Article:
Wealth Inequality Grows among U.S. Colleges and Universities as Top Schools Get a Lot Richer

For the 2014 fiscal year, Princeton University was the fourth wealthiest private university in the nation.
For the 2014 fiscal year, Princeton University was the fourth wealthiest private university in the nation.

The 10 wealthiest colleges and universities hold nearly a third of all the cash and investments of 503 public and private schools in the United States, and Princeton University is among the top dogs.

Princeton University ranks fourth among private universities, and sixth overall, according to new report by Moody’s Investor Service that is based on cash and investments for the 2014 fiscal year.

The top 40 private and public schools hold almost two-thirds of the total wealth. Moody’s reported that the top schools are poised to further widen their balance sheet advantage.

“This group of financially leading universities is differentiated from the rest of the sector by long-term highly diversified investment strategies, exceptionally strong philanthropic support and healthy cash flows. Combined, these will contribute to ongoing wealth concentration in the higher education sector,” Moody’s Analyst Pranav Sharma said in the report.

Moody’s says their diverse investment strategies and access to the best performing managers at these top institutions played a pivotal role in a quick recovery since the financial crisis. By investing in less-liquid, higher-yielding assets, the group has stronger long-term investment returns. With very strong financial reserves relative to debt and operations, the universities can manage the volatility associated with these strategies.

For the 2014 fiscal year, the top 40 universities had median cash and investments of $6.3 billion, compared with $272 million for the remainder of the schools.

The majority of the financially leading universities also attract a disproportionate share of philanthropic support, contributing to their ongoing performance. Gift revenue is used to further their strong brand recognition by funding investments in academics, research, and facilities – widening their competitive gains, according to the report.

Nearly 60 percent of gifts last year to the schools that Moody’s analyzed went to the top 40 schools.

“These financially strong universities benefit from diverse revenue sources, which underpin greater operating stability and cash flow generation,” according to the report. “Despite revenue diversity, financial performance of public universities is expected to moderate as state governments reduce operating appropriations while placing constraints on tuition growth.”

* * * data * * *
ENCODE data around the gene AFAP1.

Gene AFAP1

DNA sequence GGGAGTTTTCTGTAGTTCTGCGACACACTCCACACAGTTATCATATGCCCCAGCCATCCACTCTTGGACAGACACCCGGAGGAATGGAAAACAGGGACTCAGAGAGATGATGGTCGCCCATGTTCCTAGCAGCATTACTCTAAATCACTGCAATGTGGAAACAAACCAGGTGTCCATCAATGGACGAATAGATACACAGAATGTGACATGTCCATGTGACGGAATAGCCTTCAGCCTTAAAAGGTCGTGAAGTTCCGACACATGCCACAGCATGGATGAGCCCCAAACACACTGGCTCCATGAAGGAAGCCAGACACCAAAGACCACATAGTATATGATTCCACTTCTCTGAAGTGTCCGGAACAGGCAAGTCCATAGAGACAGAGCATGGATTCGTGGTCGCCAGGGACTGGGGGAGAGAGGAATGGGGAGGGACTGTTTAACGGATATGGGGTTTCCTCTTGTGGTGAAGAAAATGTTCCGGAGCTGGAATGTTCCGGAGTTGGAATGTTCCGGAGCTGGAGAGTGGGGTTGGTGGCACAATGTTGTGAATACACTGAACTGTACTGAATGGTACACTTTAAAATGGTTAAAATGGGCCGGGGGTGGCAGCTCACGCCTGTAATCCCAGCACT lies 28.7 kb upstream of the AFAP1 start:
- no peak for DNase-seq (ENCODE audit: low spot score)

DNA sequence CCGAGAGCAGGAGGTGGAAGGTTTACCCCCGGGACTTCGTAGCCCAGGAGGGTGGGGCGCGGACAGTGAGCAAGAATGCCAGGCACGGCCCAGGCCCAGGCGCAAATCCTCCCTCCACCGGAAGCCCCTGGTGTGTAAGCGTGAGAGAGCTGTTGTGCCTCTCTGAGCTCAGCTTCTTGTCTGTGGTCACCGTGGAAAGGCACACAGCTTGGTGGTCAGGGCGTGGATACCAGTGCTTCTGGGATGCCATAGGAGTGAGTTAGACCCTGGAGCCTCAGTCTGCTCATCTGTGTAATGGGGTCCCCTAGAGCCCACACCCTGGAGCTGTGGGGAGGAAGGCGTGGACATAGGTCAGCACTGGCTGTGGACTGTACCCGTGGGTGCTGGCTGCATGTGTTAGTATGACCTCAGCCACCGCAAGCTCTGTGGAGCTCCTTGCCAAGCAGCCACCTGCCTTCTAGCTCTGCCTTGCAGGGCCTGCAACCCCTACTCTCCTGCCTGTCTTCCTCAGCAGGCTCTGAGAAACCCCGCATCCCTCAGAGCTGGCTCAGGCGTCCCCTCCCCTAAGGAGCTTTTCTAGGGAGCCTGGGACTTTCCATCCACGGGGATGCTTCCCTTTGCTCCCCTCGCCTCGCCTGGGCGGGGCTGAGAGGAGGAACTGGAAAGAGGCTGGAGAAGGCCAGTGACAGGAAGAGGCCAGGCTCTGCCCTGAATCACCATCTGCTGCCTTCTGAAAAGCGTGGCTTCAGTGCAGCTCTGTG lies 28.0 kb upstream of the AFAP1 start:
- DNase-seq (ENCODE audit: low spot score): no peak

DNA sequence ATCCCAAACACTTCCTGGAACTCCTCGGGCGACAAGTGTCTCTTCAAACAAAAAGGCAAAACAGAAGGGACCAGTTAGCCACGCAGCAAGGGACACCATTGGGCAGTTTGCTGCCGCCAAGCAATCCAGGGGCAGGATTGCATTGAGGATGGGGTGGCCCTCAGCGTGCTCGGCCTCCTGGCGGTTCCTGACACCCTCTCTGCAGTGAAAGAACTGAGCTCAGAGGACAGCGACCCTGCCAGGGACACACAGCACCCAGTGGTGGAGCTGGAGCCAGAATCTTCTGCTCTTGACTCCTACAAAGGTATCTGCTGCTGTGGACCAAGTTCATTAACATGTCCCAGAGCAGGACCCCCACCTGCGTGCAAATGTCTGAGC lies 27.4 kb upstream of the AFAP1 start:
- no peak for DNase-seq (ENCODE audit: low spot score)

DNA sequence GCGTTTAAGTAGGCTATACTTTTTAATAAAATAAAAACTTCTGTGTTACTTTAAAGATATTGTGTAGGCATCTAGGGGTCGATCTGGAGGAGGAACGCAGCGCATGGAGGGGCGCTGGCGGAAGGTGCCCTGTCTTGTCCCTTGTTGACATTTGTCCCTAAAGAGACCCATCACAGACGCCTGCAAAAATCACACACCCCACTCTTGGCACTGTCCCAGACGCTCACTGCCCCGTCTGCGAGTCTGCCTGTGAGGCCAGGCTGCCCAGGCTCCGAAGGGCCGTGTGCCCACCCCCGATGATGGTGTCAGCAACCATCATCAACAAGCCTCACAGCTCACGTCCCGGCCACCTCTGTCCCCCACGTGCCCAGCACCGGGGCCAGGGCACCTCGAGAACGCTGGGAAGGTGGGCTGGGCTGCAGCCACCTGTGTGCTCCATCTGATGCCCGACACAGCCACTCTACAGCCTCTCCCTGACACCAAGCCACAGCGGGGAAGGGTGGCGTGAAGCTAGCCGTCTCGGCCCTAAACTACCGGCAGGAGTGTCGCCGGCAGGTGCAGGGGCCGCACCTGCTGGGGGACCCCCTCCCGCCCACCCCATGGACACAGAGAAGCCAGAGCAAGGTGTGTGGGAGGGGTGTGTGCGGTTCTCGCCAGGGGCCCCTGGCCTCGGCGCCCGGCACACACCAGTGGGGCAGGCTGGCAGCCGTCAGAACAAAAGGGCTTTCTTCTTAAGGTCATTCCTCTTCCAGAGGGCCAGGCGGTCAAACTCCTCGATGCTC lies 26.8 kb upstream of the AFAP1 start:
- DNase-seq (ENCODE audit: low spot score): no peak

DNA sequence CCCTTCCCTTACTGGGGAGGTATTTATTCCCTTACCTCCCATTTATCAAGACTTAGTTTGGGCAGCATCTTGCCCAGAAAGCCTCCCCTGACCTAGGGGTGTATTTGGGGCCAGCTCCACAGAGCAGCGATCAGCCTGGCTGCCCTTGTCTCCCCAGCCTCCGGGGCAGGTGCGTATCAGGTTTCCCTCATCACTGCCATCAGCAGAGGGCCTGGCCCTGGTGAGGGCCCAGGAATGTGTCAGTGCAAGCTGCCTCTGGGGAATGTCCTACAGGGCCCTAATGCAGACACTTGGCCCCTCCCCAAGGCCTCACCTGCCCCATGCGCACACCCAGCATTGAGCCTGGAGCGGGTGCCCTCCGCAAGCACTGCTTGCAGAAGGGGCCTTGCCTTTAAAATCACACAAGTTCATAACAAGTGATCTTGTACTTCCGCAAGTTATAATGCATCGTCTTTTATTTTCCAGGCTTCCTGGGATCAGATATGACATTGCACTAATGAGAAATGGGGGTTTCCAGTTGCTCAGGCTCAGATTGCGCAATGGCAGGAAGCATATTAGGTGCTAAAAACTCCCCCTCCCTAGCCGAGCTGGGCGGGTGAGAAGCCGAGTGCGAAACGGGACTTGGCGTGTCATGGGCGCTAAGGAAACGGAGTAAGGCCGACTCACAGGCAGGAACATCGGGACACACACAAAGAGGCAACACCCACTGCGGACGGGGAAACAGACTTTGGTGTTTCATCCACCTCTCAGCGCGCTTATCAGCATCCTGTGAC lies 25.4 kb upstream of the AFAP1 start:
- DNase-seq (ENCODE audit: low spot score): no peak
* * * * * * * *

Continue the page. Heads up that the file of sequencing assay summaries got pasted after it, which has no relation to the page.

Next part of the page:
The 10 wealthiest private schools are:

1. Harvard University – $42.8 billion
2. Stanford University – $31.6 billion
3. Yale University – $25.4 billion
4. Princeton University – $21.3 billion
5. Massachusetts Institute of Technology – $15.2 billion
6. University of Pennsylvania – $11.9 billion
7. Duke University – $11.4 billion
8. Northwestern University – $10.4 billion
9. Columbia University – $9.9 billion
10. University of Notre Dame – $9.5 billion

The 10 wealthiest public schools are:

1. University of Texas system – $36.7 billion
2. University of California with $28.6 billion
3. University of Michigan – $11.5 billion
4. State University System of Florida – $9.7 billion
5. University of Virginia – $8.1 billion
6. Pennsylvania State University – $6.7 billion
7. California State University – $5.7 billion
8. Texas A&M University system – $5.0 billion
9. University of Washington – $4.9 billion
10. Ohio State University – $4.8 billion


  1. Glad to know that the PU is going strong and getting stronger while I wonder and struggle, from year after year, whether I’ll be able to pay my property taxes to keep the modest house I live in, work from and own here in P’ton (with no mortgage.) As Groucho would say “Clip me off a piece of that,”

  2. This is a natural consequence of the general trend of the rich getting richer in the U.S. (thank you, Ronald Reagan, for initiating the trickle-up).

  3. Why should college endowment funds be ‘equal’ in value? Ridiculous implication.

Comments are closed.